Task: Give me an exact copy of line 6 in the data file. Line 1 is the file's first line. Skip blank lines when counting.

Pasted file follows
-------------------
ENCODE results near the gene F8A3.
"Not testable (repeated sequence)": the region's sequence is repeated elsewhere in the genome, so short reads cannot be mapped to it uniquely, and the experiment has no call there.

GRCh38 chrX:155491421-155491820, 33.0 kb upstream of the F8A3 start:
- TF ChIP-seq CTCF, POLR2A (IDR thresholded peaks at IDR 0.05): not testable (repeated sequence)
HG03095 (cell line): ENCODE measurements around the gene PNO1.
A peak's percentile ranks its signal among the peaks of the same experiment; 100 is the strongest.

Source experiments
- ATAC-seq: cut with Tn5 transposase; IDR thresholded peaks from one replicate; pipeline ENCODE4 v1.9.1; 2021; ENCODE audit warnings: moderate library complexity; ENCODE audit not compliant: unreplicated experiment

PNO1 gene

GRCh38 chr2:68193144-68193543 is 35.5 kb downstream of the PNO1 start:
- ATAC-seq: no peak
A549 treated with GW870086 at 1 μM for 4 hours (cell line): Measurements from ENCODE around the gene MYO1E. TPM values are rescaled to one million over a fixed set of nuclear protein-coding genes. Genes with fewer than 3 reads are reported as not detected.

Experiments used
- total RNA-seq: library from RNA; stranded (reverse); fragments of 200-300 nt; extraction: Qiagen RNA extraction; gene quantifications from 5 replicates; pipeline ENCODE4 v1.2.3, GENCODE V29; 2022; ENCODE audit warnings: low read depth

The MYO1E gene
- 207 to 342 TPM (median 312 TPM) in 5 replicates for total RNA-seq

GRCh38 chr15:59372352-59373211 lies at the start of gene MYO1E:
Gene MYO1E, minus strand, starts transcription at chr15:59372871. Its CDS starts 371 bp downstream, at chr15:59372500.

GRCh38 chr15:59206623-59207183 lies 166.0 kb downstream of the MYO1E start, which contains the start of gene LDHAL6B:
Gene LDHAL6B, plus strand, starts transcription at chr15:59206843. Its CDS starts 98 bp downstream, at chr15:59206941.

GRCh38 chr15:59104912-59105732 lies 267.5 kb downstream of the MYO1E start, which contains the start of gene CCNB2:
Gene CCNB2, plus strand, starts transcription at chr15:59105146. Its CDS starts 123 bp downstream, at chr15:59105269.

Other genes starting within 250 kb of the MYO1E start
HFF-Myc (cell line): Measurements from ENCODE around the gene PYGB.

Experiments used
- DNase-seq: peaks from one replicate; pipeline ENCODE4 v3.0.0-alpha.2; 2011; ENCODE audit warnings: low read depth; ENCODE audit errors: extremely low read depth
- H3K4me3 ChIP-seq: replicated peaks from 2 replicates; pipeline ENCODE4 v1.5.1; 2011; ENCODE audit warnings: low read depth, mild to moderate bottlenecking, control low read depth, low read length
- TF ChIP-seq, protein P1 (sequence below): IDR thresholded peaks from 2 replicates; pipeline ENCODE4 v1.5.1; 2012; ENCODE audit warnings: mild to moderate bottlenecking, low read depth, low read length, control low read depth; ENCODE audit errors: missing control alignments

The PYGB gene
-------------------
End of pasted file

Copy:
A peak's percentile ranks its signal among the peaks of the same experiment; 100 is the strongest.